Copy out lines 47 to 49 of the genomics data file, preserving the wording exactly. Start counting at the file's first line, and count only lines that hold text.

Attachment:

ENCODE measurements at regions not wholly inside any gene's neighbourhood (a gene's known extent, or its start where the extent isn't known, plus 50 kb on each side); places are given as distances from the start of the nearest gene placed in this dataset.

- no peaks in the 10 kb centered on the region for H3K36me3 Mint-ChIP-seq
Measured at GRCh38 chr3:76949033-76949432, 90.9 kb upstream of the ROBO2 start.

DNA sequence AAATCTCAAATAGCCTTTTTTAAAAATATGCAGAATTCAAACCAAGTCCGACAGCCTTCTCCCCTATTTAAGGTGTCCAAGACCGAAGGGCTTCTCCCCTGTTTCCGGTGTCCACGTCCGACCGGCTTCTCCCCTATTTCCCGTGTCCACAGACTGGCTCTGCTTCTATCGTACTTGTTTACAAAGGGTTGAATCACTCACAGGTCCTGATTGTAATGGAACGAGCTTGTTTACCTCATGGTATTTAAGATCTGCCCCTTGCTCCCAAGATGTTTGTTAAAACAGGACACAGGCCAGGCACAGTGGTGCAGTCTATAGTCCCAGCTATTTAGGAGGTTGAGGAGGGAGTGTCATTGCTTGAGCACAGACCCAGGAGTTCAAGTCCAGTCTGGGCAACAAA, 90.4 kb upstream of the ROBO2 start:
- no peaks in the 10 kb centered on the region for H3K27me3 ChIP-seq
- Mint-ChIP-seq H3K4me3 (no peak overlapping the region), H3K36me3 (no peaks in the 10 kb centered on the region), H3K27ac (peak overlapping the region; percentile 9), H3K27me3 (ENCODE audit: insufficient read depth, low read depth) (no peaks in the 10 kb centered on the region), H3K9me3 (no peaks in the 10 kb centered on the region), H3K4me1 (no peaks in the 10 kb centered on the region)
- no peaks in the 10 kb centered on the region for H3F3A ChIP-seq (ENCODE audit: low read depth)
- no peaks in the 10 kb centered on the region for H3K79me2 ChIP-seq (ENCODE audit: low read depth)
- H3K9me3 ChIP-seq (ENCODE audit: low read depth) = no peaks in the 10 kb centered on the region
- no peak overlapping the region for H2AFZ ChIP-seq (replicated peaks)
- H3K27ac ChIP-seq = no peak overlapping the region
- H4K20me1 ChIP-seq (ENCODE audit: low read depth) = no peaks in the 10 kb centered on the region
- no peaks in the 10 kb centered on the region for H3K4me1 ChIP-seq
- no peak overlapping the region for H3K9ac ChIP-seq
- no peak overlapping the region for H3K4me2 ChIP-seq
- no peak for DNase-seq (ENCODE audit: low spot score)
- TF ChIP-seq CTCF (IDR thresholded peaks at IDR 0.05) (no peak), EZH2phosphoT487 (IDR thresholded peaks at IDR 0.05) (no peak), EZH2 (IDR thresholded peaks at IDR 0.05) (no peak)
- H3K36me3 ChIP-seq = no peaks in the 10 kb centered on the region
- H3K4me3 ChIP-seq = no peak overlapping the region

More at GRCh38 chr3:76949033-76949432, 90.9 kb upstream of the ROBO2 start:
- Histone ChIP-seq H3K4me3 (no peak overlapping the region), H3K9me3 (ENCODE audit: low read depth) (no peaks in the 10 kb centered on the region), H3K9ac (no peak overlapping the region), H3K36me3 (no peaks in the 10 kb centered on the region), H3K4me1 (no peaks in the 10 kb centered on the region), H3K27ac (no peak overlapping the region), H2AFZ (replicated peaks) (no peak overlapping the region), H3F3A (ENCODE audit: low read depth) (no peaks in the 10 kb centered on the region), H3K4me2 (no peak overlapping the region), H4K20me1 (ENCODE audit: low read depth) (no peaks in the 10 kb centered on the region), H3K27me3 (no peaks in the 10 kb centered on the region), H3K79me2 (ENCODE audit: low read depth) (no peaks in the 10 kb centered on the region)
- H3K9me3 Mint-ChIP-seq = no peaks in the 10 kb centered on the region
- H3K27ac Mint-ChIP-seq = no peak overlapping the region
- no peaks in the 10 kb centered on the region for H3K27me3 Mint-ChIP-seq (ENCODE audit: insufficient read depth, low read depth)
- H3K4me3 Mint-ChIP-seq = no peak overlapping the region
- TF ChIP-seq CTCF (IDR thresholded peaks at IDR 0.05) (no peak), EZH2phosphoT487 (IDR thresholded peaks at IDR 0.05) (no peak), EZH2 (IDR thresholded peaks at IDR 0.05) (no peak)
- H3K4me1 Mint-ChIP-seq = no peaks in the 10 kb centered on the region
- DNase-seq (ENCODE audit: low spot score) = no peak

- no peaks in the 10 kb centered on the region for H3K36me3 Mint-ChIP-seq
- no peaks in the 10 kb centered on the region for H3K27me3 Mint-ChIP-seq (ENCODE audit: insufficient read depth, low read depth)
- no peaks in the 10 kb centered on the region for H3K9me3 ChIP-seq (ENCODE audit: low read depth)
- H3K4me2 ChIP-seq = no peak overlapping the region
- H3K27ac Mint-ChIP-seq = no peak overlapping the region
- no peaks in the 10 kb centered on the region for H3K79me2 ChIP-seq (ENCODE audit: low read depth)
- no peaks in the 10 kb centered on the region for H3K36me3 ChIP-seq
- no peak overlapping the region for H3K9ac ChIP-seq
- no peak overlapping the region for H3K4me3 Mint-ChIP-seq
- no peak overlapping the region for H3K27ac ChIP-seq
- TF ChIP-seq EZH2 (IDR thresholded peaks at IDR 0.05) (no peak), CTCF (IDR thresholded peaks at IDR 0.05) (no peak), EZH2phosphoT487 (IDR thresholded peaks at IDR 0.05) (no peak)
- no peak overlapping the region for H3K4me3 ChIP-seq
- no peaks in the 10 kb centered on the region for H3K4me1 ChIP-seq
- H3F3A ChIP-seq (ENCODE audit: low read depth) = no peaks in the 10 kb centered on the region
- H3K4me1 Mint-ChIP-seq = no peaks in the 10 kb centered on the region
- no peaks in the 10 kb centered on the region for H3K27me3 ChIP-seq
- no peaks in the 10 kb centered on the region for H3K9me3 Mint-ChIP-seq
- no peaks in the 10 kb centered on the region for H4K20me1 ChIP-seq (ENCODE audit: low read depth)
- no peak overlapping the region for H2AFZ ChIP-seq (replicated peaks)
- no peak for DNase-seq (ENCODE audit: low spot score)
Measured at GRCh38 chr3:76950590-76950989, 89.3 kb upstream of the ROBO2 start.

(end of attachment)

- no peak overlapping the region for H2AFZ ChIP-seq (replicated peaks)
- no peak for DNase-seq (ENCODE audit: low spot score)
Measured at GRCh38 chr3:76950590-76950989, 89.3 kb upstream of the ROBO2 start.